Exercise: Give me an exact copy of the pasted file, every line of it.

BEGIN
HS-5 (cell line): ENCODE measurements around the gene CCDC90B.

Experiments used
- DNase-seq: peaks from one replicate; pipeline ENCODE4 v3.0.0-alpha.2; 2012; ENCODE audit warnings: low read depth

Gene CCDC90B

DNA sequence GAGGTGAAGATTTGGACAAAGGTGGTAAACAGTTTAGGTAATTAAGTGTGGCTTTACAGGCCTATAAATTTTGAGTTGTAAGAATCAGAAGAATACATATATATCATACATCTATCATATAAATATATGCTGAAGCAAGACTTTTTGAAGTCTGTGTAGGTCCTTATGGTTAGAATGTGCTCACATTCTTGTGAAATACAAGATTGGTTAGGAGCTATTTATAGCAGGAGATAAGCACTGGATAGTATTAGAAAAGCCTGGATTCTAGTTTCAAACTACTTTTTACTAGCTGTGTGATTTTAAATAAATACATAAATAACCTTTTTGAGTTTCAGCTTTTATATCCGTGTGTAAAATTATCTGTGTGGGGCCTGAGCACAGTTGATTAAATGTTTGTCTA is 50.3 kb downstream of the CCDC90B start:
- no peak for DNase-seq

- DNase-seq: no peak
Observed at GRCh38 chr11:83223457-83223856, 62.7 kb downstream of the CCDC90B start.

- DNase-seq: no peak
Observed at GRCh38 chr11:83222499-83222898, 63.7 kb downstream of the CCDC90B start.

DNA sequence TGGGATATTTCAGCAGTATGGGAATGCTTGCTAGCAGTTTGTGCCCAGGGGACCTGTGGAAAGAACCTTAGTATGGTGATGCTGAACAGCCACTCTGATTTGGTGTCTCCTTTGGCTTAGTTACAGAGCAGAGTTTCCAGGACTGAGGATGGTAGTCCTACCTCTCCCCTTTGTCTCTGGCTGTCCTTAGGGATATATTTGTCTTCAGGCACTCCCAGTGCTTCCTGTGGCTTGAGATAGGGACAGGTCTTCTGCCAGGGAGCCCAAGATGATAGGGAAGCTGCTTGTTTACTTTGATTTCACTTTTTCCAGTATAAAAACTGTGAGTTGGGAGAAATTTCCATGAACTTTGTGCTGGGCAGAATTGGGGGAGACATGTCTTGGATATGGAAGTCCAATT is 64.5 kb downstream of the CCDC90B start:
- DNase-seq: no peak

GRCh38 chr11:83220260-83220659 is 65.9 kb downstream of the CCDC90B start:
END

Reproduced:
HS-5 (cell line): ENCODE measurements around the gene CCDC90B.

Experiments used
- DNase-seq: peaks from one replicate; pipeline ENCODE4 v3.0.0-alpha.2; 2012; ENCODE audit warnings: low read depth

Gene CCDC90B

DNA sequence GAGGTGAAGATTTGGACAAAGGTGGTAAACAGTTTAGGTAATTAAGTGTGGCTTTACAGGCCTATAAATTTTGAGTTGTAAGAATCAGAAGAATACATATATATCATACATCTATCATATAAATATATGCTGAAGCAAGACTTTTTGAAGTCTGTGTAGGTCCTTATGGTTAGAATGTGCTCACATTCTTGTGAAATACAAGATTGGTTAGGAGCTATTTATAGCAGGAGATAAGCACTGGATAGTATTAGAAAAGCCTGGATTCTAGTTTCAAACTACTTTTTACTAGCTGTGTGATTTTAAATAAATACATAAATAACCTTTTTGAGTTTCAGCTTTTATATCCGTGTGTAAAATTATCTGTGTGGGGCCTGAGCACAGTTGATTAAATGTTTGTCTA is 50.3 kb downstream of the CCDC90B start:
- no peak for DNase-seq

- DNase-seq: no peak
Observed at GRCh38 chr11:83223457-83223856, 62.7 kb downstream of the CCDC90B start.

- DNase-seq: no peak
Observed at GRCh38 chr11:83222499-83222898, 63.7 kb downstream of the CCDC90B start.

DNA sequence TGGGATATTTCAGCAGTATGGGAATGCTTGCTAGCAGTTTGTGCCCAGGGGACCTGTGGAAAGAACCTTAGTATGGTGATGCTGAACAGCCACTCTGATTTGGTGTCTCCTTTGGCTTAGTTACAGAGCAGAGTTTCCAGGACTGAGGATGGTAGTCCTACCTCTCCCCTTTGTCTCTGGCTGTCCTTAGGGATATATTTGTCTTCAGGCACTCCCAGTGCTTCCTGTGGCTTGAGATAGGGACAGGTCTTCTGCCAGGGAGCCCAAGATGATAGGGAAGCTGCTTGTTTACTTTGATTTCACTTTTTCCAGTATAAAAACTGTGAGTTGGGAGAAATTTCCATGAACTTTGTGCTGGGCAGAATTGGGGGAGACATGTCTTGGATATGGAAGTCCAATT is 64.5 kb downstream of the CCDC90B start:
- DNase-seq: no peak

GRCh38 chr11:83220260-83220659 is 65.9 kb downstream of the CCDC90B start: